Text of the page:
Holy one,

You formed the cosmos and all that is within. You spoke your creation into motion. And when you saw it was good; we were good, you rested. You ceased. Help me to understand what it means to stop, to refrain from the busyness that has caused me to forget–us to forget–that you have called us sons and daughters–not slaves. Renew in us a desire to rest in you.

Busy and Proud of it?
I am guilty of speaking openly about my busyness.

Perhaps unintentionally.

When someone asks, “How are you?” a typical response, after sighing, involves some commentary on my growing list of things to do for the week for work or school, a complaint about what project didn’t quite get done the week before or the reading response that’s due in a few hours. There are moments when I catch myself doing this and change the subject, realizing that’s probably not the response the inquirer was expecting.

I’m sure this isn’t endemic to me or even to Western culture, though I will say our correlation between busyness and worth is much more visible in the United States. When I consider my own Filipino cultural understanding of the work ethic of industriousness or being masipag, it seems inevitable that rest just doesn’t have space in my life.

Reclaiming sacred space
This digital age in which we live has made it easy for us to stay connected in more ways than I imagine are healthy. Twitter. Facebook. Email. Text. Chat. Oh, and phone calls–probably the least used function of today’s mobile device. I had a classmate in my grad program who worked for a company that designed mirror TVs. That’s right–a television embedded in your bathroom mirror. Even in the restroom we can’t be left alone to our own thoughts.

You’ve seen these scenarios play out. You’ve likely participated in one: facebooking at dinner, texting while driving, answering just that one email while on vacation. It seems we simply cannot unplug. Why? Are we expecting breaking news to hit while we finish our salad? Are we multitasking thinking we are saving ourselves time later? Is it that it’s human nature to want to stay connected, and now we have no shortage of tools that enable this?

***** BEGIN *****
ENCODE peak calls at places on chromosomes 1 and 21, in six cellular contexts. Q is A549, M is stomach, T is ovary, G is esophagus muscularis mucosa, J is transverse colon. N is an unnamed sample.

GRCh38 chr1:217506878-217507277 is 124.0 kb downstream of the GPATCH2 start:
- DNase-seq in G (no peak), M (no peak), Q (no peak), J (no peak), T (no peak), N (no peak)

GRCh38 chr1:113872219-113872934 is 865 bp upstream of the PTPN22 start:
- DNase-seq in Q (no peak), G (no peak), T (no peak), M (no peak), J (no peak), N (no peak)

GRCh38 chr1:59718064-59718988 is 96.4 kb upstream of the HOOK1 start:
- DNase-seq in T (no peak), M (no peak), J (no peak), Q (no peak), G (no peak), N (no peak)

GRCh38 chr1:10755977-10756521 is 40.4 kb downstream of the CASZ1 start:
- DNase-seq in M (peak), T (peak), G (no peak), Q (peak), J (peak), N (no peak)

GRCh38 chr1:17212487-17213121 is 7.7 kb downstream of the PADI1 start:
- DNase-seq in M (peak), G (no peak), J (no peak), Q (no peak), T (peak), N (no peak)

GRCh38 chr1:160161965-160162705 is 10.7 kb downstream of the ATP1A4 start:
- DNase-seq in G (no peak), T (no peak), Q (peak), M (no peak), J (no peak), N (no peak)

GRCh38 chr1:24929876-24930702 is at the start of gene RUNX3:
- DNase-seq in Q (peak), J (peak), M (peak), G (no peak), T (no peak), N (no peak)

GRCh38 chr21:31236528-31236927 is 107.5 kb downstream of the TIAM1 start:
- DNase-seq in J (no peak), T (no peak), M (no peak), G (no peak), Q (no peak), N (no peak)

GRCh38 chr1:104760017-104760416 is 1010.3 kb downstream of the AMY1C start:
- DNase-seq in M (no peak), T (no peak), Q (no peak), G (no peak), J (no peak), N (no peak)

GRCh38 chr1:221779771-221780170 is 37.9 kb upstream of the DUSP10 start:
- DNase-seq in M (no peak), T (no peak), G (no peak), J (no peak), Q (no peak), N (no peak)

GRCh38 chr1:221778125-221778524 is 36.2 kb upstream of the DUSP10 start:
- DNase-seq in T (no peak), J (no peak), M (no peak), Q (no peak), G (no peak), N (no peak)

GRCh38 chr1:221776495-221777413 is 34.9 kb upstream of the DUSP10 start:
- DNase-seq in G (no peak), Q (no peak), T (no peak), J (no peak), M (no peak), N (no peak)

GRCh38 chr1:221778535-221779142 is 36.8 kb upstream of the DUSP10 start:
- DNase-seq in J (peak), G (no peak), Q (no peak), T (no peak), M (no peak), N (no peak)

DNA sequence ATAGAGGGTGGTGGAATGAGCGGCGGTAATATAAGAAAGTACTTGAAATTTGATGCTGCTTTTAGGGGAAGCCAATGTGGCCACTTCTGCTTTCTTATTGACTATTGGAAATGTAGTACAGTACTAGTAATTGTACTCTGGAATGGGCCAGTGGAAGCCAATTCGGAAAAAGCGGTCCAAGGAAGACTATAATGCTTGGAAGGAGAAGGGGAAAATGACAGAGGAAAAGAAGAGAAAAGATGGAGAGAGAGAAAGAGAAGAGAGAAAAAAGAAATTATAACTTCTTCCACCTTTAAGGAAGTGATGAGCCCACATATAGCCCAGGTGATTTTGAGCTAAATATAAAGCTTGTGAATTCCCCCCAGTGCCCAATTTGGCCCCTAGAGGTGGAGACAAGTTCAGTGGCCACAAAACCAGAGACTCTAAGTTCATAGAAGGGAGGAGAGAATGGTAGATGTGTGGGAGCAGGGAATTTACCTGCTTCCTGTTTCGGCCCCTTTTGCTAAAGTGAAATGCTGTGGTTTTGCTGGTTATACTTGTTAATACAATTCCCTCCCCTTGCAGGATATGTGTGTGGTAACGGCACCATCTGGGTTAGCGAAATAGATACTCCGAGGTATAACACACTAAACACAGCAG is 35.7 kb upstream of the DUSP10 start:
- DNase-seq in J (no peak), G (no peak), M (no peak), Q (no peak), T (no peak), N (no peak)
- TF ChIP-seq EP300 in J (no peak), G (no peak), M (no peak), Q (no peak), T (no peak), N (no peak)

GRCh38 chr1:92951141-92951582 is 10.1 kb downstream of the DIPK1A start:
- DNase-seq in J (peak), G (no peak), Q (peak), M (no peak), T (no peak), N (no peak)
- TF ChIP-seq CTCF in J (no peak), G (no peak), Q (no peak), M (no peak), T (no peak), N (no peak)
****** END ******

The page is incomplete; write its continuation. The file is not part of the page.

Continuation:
At what point did we make this jump from pagers, cell phones, smart phones and pocket PCs being periphery communication devices to masters of our time and affection? Perhaps this wasn’t even a conscious decision. Make no mistake, though: we do have a choice in the ways we give out our attention–a scarce commodity these days. Scott Belsky, in an article entitled, What Happened to Downtime? The Extinction of Deep Thinking & Sacred Space challenges us to reclaim what he calls ‘sacred space.’ We can no longer assume that our drives to work, bus rides and spaces where we could typically unplug, will remain unconnected. For this very reason we must be intentional about not just carving out but protecting–safeguarding–these spaces.

A Biblical provision for Sabbath
Western culture’s association with productivity is killing us. We see it all the time—60+ hour work weeks, no time for family  or friends and the sinking feeling that we can squeeze in one more thing during our downtime. How does this play out in a work environment where more is expected of you, sometimes without regard for those needed boundaries—our church settings included? Eugene Peterson, in The Good-for-Nothing Sabbath cautions us to seek a biblical and not cultural understanding of Sabbath. One that does not trivialize  Sabbath by designating it “a day off” but that allows us to “enter realms of spirit where wonder and adoration have a place to develop, and where play and delight have time to flourish” [Peterson].